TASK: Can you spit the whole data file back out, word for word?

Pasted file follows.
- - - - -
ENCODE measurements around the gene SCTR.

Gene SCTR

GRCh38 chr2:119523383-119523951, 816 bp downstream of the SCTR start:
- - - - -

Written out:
ENCODE measurements around the gene SCTR.

Gene SCTR

GRCh38 chr2:119523383-119523951, 816 bp downstream of the SCTR start: